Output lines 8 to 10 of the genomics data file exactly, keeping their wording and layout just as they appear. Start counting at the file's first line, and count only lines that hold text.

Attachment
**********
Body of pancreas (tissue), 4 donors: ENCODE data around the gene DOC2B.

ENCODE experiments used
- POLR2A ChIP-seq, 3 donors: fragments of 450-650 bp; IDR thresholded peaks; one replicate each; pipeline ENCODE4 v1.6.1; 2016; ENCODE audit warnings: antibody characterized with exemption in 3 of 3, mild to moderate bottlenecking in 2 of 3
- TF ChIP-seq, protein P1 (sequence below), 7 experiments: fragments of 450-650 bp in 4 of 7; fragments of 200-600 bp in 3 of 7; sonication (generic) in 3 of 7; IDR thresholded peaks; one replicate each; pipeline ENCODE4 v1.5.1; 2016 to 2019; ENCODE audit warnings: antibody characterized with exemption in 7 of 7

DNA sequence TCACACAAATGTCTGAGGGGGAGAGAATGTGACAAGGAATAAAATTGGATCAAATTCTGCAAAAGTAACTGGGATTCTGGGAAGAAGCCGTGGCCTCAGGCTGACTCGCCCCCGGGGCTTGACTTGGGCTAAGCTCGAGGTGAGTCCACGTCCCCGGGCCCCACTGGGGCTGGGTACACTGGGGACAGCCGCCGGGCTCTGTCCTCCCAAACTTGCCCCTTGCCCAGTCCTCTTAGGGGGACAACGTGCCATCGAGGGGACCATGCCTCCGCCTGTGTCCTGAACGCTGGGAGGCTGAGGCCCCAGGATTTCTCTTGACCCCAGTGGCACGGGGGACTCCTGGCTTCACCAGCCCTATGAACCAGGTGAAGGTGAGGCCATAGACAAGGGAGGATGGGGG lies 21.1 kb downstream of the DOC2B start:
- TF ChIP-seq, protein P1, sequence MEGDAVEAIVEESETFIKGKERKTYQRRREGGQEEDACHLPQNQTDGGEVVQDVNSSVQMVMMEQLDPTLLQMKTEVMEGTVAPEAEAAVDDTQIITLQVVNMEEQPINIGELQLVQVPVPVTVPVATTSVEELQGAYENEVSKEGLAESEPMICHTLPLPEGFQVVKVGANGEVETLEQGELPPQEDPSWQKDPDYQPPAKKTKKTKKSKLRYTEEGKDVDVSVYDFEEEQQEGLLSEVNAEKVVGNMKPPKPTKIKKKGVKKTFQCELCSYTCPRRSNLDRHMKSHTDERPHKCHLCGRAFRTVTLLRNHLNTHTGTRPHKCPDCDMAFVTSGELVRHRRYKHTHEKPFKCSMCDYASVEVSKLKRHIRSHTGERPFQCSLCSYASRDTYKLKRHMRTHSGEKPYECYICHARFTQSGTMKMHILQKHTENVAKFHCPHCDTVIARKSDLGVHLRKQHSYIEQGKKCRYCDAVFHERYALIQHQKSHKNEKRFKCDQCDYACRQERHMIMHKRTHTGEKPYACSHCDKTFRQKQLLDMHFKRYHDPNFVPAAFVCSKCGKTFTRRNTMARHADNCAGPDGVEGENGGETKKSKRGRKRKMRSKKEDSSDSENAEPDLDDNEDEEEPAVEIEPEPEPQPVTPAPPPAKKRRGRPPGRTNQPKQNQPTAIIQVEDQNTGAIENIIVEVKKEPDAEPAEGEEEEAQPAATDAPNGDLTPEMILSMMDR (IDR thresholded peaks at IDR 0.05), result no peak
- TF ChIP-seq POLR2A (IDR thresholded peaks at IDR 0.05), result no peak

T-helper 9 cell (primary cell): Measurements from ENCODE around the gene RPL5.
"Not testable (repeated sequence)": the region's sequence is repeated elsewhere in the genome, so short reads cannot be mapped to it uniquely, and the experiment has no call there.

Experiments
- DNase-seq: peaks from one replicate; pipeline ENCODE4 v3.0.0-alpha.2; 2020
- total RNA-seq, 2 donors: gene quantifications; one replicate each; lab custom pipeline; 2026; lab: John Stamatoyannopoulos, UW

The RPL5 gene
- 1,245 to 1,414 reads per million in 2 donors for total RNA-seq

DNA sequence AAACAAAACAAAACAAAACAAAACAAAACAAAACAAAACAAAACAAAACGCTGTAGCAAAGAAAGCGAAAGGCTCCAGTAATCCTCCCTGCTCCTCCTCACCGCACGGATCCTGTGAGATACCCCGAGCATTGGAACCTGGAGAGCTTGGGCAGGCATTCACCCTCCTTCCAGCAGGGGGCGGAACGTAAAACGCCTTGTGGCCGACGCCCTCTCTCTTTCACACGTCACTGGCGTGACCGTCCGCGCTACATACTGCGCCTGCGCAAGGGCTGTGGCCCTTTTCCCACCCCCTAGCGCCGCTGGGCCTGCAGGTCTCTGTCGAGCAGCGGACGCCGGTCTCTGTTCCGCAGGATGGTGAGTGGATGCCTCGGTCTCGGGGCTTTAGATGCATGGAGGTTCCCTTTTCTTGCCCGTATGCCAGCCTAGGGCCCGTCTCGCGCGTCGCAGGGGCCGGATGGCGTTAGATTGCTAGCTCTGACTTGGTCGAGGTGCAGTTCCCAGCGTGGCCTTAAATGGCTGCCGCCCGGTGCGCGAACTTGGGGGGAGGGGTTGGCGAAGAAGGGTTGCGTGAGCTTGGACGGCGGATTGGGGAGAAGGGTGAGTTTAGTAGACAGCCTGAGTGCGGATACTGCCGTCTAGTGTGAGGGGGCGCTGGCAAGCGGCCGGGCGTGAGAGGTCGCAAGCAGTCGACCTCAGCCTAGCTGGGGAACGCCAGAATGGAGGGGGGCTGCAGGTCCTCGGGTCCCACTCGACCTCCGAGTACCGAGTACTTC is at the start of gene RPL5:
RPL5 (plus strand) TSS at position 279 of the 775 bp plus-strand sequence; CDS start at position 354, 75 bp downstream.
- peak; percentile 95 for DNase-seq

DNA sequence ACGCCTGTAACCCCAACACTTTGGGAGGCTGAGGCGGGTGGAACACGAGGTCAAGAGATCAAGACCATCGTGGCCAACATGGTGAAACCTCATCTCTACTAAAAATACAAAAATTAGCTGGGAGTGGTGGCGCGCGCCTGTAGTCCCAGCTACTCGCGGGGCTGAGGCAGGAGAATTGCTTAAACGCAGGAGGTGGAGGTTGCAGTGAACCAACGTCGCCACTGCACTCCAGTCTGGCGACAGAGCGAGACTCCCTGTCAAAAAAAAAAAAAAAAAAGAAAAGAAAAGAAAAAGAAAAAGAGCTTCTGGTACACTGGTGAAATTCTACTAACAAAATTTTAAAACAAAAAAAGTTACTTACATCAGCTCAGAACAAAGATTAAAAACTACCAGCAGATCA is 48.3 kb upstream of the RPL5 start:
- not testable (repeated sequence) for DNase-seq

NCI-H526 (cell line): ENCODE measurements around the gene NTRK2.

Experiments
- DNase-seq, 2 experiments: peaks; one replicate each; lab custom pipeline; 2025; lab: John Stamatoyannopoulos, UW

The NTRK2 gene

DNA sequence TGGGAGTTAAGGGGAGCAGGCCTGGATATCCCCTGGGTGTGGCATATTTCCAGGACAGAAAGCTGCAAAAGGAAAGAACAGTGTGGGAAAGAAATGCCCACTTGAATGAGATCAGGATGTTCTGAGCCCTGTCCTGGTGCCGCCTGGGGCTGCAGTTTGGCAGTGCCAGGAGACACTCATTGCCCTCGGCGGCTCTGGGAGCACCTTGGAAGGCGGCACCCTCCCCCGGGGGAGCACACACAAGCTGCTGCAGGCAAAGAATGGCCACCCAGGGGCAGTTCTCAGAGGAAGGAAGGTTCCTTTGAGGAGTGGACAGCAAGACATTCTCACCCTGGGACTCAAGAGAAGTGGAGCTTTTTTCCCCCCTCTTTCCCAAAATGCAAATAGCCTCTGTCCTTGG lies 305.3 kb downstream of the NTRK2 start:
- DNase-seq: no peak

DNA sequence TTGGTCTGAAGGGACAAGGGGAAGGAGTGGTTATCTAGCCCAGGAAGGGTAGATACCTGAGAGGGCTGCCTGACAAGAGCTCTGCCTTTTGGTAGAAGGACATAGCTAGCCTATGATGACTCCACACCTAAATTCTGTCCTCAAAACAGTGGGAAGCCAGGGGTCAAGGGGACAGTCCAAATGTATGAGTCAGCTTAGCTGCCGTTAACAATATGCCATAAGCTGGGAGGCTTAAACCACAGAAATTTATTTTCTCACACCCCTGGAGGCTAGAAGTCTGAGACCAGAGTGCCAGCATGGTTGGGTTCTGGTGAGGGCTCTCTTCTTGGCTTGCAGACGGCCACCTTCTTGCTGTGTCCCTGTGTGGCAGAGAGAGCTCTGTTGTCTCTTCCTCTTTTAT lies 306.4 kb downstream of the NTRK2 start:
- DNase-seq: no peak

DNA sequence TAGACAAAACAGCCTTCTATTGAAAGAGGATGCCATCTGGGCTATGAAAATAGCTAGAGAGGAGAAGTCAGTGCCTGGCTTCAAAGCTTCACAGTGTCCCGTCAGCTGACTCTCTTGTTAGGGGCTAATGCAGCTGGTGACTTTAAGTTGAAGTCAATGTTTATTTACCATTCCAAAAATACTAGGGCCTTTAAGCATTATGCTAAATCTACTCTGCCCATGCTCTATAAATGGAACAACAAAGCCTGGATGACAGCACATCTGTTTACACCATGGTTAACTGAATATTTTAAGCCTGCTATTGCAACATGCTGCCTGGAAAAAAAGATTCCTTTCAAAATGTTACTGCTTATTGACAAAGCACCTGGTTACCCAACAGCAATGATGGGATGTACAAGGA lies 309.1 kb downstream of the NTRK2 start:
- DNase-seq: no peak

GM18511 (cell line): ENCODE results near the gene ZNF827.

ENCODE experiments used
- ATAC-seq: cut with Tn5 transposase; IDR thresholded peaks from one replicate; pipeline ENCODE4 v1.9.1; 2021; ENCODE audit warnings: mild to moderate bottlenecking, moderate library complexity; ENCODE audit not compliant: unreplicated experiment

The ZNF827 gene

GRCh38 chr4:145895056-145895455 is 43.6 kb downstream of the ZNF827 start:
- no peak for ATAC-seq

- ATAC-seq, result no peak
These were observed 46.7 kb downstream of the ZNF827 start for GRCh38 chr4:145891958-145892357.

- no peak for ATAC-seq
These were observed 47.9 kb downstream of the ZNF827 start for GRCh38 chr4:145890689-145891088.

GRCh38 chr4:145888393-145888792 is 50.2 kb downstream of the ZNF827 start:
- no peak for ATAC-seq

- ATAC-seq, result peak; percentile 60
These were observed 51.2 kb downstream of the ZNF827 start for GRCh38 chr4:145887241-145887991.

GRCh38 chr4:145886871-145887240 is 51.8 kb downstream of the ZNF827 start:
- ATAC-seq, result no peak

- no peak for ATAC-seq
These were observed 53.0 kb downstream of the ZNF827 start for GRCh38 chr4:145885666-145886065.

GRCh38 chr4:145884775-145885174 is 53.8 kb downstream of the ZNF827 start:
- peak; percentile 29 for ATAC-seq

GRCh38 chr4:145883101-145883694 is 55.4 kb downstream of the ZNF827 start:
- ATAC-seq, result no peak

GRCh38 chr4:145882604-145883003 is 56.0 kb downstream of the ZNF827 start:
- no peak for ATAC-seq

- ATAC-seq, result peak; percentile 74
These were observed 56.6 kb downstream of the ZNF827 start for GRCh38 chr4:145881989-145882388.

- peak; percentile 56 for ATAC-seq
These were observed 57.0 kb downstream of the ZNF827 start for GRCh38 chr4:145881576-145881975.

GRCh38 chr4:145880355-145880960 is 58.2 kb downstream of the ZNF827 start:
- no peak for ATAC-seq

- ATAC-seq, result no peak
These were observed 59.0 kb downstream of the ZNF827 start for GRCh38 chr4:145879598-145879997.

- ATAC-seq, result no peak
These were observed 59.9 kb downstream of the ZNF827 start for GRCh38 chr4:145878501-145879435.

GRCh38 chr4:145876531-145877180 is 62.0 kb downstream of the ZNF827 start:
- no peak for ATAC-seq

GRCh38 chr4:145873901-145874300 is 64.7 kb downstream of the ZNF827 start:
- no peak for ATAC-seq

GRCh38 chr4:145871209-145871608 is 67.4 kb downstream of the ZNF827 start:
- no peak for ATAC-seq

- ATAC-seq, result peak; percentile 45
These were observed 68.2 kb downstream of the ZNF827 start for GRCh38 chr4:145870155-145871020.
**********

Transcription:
T-helper 9 cell (primary cell): Measurements from ENCODE around the gene RPL5.
"Not testable (repeated sequence)": the region's sequence is repeated elsewhere in the genome, so short reads cannot be mapped to it uniquely, and the experiment has no call there.

Experiments